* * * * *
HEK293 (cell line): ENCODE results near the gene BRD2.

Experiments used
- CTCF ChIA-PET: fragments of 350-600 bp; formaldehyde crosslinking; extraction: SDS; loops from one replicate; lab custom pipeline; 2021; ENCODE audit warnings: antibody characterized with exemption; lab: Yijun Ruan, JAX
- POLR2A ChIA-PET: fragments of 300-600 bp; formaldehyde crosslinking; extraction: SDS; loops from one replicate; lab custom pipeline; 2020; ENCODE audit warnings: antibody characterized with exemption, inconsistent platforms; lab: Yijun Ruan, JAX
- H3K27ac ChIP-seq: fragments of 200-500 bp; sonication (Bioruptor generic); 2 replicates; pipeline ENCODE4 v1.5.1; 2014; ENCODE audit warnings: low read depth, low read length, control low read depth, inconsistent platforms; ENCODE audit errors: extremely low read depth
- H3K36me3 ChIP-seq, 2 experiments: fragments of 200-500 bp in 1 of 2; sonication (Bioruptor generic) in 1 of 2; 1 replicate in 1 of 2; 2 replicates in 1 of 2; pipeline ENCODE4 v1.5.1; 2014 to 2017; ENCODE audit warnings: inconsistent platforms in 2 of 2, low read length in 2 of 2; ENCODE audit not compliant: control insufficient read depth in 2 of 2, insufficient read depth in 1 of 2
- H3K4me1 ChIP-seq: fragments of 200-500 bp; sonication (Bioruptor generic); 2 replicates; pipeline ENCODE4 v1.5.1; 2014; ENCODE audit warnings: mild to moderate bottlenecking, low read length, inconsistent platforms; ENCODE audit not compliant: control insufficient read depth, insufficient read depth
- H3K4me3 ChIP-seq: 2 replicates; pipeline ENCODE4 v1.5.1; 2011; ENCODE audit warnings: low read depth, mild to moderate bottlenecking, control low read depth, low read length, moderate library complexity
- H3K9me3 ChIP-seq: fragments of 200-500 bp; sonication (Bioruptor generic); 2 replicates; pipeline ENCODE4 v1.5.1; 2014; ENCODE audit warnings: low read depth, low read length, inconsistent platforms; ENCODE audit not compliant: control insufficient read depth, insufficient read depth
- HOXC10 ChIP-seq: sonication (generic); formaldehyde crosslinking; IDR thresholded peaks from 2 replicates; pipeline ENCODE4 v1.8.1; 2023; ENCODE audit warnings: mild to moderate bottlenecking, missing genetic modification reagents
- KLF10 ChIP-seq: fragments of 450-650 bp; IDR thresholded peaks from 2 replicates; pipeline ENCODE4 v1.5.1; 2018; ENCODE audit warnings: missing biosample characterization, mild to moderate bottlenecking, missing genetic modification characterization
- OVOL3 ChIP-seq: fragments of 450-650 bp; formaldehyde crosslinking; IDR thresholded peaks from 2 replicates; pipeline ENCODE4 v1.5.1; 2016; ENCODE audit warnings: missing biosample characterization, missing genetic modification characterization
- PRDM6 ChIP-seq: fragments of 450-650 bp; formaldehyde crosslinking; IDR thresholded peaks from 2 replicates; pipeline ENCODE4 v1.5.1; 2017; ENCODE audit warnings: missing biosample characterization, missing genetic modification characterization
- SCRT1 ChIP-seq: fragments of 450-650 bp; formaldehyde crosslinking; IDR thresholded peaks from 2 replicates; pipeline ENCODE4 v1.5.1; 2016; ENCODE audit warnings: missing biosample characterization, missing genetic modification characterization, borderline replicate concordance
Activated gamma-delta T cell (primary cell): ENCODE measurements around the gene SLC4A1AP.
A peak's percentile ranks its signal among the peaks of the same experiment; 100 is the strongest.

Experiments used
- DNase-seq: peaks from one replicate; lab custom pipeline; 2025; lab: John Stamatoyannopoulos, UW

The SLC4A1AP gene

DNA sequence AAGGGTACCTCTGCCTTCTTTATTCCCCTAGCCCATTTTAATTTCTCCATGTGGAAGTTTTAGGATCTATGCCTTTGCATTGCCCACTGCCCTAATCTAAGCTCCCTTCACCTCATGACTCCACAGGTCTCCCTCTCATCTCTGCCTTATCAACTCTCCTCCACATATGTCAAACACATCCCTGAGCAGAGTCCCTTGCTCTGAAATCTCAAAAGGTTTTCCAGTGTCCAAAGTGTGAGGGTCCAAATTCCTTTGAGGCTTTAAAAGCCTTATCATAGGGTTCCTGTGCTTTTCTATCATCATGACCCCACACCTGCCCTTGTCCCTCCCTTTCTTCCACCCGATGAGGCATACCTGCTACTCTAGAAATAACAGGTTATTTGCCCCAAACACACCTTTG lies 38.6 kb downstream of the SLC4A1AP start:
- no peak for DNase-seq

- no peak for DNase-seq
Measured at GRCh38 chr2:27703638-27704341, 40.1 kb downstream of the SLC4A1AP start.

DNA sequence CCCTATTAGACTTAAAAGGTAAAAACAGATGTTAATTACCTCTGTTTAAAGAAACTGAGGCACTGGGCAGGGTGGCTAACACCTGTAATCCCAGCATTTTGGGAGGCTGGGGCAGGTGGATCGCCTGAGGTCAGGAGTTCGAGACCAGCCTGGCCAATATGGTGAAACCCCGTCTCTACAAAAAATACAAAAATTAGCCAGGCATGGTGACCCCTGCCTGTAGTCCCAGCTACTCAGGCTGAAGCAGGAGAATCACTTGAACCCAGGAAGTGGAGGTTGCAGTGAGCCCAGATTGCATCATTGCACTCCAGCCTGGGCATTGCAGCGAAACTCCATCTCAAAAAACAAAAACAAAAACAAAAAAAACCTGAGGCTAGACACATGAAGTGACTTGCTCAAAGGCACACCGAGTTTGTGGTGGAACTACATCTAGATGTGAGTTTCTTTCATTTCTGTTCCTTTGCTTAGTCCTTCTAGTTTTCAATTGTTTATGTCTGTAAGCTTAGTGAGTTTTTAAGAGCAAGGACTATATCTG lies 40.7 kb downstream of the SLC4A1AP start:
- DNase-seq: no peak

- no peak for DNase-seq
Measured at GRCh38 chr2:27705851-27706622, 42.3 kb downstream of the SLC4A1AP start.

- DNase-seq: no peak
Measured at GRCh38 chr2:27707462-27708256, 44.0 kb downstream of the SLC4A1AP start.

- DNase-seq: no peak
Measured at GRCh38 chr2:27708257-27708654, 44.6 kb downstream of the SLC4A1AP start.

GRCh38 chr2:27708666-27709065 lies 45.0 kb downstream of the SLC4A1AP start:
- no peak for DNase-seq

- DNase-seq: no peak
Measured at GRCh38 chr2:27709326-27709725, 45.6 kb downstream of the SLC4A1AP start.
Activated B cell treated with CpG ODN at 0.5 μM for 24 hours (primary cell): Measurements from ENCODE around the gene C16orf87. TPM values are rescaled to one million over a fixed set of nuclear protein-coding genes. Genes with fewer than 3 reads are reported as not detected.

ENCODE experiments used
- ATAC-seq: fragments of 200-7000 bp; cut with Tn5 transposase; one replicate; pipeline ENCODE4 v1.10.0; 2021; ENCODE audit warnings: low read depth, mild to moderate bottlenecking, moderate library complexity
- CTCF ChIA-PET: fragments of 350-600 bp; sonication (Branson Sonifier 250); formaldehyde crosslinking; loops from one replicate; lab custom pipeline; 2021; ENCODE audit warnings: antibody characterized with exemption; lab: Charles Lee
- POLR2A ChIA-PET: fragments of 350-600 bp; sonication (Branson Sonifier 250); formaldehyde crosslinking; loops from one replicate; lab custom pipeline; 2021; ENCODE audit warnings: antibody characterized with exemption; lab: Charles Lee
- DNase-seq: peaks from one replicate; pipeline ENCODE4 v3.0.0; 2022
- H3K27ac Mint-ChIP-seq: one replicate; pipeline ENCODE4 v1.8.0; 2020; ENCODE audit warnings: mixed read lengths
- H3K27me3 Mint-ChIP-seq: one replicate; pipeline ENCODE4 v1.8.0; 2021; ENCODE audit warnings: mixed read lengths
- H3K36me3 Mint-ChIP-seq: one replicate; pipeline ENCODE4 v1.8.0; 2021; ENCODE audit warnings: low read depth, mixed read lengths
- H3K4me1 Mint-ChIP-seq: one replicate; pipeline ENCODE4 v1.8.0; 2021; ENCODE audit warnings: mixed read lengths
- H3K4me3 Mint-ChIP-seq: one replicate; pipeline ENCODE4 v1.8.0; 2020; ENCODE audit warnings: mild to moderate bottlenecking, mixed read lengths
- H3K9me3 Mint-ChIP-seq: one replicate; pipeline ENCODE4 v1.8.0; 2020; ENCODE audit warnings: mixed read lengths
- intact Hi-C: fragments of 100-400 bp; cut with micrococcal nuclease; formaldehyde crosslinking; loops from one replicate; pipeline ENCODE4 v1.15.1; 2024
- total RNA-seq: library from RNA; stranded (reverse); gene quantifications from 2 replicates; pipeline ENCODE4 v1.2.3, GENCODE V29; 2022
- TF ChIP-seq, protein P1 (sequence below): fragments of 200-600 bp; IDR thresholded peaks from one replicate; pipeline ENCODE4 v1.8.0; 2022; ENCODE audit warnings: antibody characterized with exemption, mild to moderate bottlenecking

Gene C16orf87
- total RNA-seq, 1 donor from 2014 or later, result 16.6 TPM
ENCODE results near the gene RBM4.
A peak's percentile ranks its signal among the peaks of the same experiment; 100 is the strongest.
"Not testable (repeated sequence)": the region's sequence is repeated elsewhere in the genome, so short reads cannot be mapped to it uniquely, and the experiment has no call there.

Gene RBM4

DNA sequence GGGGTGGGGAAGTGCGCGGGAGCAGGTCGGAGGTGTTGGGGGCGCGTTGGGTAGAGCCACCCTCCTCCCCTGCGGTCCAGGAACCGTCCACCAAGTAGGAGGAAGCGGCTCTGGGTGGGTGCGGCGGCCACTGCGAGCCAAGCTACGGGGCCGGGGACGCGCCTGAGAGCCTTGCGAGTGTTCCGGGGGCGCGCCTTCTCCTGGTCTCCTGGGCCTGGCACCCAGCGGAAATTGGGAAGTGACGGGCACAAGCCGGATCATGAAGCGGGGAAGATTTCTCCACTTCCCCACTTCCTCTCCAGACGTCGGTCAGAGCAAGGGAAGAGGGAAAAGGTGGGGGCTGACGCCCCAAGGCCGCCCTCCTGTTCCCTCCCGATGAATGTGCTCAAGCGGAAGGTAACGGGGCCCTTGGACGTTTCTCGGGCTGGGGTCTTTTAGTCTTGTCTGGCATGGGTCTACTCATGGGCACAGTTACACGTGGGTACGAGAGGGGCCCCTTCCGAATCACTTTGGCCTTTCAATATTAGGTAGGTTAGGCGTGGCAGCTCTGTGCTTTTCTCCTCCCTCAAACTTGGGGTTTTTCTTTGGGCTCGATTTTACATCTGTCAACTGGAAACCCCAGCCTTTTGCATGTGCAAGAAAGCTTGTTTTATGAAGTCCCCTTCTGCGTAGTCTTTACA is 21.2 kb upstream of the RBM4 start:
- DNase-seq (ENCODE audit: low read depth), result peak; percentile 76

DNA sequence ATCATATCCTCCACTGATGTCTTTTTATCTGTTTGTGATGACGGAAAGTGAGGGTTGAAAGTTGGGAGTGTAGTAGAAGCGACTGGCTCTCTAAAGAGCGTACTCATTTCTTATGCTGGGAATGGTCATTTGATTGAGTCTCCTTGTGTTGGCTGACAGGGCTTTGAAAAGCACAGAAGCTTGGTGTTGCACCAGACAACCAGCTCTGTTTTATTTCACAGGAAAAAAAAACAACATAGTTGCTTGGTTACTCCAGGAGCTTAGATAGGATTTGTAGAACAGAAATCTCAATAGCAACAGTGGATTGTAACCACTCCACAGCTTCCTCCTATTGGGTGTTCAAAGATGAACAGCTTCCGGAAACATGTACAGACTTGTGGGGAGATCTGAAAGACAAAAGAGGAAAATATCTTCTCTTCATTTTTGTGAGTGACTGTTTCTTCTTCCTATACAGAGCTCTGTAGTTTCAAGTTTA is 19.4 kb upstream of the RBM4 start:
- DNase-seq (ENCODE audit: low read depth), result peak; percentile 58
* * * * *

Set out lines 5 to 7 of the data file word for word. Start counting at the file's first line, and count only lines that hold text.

- H3K27ac ChIP-seq: fragments of 200-500 bp; sonication (Bioruptor generic); 2 replicates; pipeline ENCODE4 v1.5.1; 2014; ENCODE audit warnings: low read depth, low read length, control low read depth, inconsistent platforms; ENCODE audit errors: extremely low read depth
- H3K36me3 ChIP-seq, 2 experiments: fragments of 200-500 bp in 1 of 2; sonication (Bioruptor generic) in 1 of 2; 1 replicate in 1 of 2; 2 replicates in 1 of 2; pipeline ENCODE4 v1.5.1; 2014 to 2017; ENCODE audit warnings: inconsistent platforms in 2 of 2, low read length in 2 of 2; ENCODE audit not compliant: control insufficient read depth in 2 of 2, insufficient read depth in 1 of 2
- H3K4me1 ChIP-seq: fragments of 200-500 bp; sonication (Bioruptor generic); 2 replicates; pipeline ENCODE4 v1.5.1; 2014; ENCODE audit warnings: mild to moderate bottlenecking, low read length, inconsistent platforms; ENCODE audit not compliant: control insufficient read depth, insufficient read depth